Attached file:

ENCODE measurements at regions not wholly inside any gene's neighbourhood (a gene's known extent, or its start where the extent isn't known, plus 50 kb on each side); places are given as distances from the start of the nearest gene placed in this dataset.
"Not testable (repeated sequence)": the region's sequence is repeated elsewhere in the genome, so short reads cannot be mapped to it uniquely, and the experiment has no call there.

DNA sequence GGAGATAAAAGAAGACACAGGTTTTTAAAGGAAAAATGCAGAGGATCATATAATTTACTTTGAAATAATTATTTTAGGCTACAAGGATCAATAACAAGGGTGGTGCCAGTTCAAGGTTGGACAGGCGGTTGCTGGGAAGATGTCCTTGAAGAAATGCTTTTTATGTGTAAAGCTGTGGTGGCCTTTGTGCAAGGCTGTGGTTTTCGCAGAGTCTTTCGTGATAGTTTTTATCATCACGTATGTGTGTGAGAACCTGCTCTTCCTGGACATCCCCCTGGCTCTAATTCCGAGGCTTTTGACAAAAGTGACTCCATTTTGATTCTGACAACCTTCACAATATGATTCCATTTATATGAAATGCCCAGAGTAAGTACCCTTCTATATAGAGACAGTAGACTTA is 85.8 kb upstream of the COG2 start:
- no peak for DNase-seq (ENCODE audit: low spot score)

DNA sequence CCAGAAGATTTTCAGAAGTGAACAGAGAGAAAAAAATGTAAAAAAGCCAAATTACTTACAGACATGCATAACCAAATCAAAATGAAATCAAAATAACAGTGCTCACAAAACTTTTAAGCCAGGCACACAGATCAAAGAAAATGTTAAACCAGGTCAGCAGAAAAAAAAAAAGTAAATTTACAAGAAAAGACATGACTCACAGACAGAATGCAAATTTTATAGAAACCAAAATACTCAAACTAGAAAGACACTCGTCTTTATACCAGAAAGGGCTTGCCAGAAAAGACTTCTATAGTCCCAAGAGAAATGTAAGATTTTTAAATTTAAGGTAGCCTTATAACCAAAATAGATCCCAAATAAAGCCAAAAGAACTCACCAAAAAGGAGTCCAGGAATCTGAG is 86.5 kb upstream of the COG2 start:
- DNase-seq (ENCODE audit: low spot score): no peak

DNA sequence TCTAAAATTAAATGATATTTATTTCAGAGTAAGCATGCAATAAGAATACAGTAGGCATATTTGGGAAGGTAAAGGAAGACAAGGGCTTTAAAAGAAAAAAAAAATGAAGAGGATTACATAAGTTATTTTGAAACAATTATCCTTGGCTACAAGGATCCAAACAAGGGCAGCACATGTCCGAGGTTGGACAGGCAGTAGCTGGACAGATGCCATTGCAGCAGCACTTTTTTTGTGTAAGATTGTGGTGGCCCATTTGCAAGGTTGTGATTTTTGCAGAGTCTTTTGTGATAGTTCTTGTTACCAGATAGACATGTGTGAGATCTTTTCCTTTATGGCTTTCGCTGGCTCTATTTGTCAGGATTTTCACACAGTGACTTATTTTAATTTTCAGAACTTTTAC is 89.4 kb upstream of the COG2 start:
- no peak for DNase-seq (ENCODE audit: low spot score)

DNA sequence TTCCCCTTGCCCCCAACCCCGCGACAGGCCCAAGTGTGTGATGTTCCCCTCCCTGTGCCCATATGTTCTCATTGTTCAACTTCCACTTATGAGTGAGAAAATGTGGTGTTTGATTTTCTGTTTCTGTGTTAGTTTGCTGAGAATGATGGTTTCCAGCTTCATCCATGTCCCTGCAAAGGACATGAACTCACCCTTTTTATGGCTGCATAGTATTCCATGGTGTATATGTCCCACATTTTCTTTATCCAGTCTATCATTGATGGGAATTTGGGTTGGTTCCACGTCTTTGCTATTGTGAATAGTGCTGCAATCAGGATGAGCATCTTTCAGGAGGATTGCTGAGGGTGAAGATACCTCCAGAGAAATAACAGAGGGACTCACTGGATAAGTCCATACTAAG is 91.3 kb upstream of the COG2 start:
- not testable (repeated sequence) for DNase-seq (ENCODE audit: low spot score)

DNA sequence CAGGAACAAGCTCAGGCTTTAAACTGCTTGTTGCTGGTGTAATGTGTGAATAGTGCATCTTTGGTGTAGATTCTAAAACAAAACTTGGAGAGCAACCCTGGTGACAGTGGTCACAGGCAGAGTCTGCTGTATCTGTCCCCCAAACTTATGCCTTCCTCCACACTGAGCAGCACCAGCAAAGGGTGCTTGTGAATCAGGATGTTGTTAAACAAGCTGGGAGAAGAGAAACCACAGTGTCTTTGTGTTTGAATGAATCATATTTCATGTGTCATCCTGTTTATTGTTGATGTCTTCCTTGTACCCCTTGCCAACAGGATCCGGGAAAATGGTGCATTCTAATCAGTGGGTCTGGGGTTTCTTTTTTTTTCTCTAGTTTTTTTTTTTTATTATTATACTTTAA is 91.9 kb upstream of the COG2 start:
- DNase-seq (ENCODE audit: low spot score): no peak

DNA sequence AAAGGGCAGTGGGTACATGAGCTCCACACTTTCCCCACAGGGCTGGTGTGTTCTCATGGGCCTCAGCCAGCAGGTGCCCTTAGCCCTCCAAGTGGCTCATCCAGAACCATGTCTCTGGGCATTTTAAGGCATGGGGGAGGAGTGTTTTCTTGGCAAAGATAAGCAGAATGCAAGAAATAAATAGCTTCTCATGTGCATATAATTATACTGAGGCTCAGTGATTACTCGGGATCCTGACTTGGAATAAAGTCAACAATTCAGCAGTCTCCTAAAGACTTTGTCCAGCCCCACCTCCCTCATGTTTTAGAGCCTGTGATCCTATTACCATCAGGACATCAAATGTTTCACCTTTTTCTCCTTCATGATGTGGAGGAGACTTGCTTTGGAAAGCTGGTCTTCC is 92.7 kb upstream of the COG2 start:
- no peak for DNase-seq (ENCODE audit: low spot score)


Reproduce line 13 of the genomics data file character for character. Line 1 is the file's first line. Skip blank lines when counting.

DNA sequence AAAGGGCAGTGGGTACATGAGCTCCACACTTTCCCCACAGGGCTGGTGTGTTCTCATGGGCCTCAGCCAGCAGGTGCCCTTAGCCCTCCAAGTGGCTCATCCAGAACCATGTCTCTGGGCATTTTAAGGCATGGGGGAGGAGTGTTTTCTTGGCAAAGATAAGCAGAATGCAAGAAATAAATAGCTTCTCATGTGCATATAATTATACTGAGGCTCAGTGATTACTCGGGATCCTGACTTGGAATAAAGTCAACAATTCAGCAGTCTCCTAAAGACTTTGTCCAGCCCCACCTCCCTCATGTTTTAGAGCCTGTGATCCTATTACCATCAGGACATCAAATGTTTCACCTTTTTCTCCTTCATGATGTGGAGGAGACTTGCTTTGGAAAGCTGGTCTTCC is 92.7 kb upstream of the COG2 start: